Some of the functions described for CCR7 in DCs have also been observed in other cells types (Table I⇑). Concerning the regulation of the cytoarchitecture, it has been shown that stimulation of CCR7 induces filopodia formation in mesangial cells (38) and morphological polarization in T cells (39, 40). Stimulation of CCR7 has also been shown to protect mesangial cells and CD8 T cells from CD95- and etoposide-induced apoptosis, respectively (41, 42, 43). Moreover, CCR7 regulates the migratory speed of naive T cells (40) and human squamous cell carcinoma (44). Finally, CCR7 also modulates the differentiation of naive T cell to a Th1 phenotype (45).
With respect to functions that have not been described so far for DCs, CCR7 has been reported to regulate adhesion in human mesangial cells (38) and T cells (46, 47). At least in T cells, it has been shown that CCR7 may control adhesion by regulating the activity of different integrins (32, 48). CCR7 has also been described to regulate the proliferation in mesangial cells (42), T cells (45, 49), and hemopoietic precursor cells (21). Finally, recently, it has been shown that CCR7 regulates the invasive ability of carcinoma cells (50).
Cell surface expression is not sufficient for the functionality of CCR7 in DCs
At least in the case of the chemotaxis, the expression of CCR7 is not sufficient to guarantee its functionality. This has been clearly observed in PDCs where CCR7 is not functional unless the cells receive an activation stimulus (51). During the last years, some of the signaling components of the molecular machinery that confers functionally to CCR7 in DCs have been identified. It has been shown that stimulation of PGE2 receptors EP2 and EP4 is necessary for the function of CCR7 (52, 53). Moreover, it also has been shown that LPS-matured DCs only migrate toward the ligand CCL19 in the presence of the free radical gas NO (see below) (54). It is likely that both PGE2 and NO may regulate the function of CCR7 in the inflammation sites where they are produced (55). Finally, CCR7 requires the expression of the ADP-ribosyl cyclase CD38 on the membrane to be functional in DCs (56). CD38 is a glycoprotein that catalyzes the conversion of NAD+ in cADP-ribose, an intracellular messenger that regulates the liberation of calcium from ryanodine receptor-regulated intracellular stores (56).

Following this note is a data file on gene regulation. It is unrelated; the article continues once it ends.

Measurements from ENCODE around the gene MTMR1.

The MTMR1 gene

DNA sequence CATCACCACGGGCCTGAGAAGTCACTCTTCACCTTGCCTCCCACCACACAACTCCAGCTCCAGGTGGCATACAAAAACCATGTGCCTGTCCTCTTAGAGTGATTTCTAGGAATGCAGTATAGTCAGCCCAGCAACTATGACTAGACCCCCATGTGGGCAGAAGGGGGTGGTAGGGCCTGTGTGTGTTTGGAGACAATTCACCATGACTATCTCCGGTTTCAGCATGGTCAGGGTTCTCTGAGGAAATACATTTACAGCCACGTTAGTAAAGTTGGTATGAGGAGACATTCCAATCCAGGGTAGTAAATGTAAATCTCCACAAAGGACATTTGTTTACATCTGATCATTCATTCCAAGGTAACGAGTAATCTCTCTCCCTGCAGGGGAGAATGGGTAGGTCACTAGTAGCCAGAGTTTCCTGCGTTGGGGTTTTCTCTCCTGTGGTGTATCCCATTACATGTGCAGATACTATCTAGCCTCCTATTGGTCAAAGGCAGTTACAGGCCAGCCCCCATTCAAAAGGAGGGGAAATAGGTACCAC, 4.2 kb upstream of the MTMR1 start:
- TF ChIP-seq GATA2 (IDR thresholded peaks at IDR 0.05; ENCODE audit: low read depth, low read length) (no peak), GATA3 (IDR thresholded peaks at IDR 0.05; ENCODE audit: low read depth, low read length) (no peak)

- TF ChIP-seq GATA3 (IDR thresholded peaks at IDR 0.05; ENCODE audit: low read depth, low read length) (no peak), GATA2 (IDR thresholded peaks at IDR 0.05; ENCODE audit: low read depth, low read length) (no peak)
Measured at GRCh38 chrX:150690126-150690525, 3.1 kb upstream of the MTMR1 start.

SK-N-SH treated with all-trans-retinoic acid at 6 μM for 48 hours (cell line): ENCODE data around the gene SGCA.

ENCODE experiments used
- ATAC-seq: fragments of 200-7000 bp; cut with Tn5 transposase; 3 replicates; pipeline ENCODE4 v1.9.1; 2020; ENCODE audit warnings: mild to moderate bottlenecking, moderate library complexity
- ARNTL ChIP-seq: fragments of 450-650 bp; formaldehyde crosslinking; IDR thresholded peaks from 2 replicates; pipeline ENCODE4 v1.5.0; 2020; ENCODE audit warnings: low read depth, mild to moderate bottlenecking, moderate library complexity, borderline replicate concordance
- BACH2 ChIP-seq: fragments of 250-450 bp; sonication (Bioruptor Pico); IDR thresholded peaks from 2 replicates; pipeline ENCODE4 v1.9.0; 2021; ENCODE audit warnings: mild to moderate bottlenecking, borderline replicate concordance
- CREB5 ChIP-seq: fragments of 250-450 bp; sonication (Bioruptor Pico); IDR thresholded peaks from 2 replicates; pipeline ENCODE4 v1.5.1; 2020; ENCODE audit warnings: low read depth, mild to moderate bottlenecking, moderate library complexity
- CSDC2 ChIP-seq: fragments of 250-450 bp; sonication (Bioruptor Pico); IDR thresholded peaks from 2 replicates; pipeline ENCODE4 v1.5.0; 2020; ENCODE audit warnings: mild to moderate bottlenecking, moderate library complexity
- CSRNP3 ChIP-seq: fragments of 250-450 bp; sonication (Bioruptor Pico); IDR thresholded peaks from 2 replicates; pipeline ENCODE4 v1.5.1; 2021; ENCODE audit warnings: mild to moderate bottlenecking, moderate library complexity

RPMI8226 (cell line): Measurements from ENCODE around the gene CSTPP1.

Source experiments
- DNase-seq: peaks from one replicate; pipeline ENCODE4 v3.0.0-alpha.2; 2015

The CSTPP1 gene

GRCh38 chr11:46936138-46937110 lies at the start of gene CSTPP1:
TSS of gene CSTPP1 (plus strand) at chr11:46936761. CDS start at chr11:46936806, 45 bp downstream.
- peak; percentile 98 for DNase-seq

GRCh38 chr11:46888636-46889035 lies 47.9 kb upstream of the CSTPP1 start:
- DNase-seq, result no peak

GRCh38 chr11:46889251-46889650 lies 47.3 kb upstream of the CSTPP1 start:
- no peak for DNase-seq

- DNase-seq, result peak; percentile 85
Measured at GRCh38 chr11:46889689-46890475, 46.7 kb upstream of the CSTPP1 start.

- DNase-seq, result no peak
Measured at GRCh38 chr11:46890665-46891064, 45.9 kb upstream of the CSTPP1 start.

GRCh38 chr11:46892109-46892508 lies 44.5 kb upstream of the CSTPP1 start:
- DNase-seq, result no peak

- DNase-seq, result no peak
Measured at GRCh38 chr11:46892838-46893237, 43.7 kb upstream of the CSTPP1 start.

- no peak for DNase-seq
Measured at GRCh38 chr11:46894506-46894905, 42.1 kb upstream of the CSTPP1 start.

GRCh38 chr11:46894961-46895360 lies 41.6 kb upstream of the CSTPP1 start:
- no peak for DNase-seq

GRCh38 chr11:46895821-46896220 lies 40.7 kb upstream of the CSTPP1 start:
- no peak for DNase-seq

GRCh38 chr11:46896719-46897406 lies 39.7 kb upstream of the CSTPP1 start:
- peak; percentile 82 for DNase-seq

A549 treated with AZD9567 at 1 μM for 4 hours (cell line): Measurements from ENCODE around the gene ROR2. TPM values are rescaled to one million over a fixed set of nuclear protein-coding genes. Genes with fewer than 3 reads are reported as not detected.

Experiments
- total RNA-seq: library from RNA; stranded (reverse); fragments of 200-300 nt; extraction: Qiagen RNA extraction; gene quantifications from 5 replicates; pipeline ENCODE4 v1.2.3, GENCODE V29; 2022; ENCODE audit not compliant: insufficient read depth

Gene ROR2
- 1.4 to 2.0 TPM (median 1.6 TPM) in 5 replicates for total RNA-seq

The reason(s) why PGE2 and CD38 are required to make CCR7 functional is unclear; however, in the case of the NO, it has been indicated that its stimulatory effect on migration was mediated by the enzyme cGMP protein kinase (cGK) and its target, the vasodilator-stimulated protein (VASP) (54). In the absence of NO, cGK phosphorylates VASP, and this causes the disruption of the focal adhesions and the consequent inhibition of the migration of the DCs (54). However, in the presence of NO, cGK is inhibited, implying that the VASP-mediated disruption of the focal adhesions does not take place, and therefore, the DCs can migrate. Finally, it should be mentioned that the requirement for PGE2 receptors and CD38 ectoenzyme has been observed only for CCR7-regulated chemotaxis and is not known whether other CCR7-dependent functions require also these surface molecules.
Differences in the functions elicited by stimulating CCR7 with CCL19 or CCL21 in DCs
The chemokines CCL19 and CCL21 were found to be indistinguishable when comparing their binding affinities for CCR7 (57), their ability to regulate the survival (17), the chemotaxis and the migratory speed (18), and the maturation (19). However, at least under the conditions used in the experiments, in the case of the regulation of the cytoarchitecture (15), this function was observed only when the DCs were stimulated with CCL19 but not with CCL21 (Table I⇑). In T cells, it has also been observed that CCL19, but not CCL21, induces desensitization of the receptor, i.e., inability of the receptor to respond to a second stimulus of the chemokine (58, 59). These differences in response of CCR7 to its ligands can be relevant in the immune system because, at least in the case of T cells, it has been observed that the generation of CTLs in mice was blunted by specific CCL19, but not CCL21, peptide antagonists (60). The results that indicate different responses in the DCs for CCL19 or CCL21 are in line with other reports that show that the knocking down of the leukotriene C (4) transporter multidrug-resistance protein 1 affects the signaling from CCR7 only when the DCs are stimulated with CCL19 but not with CCL21 (55).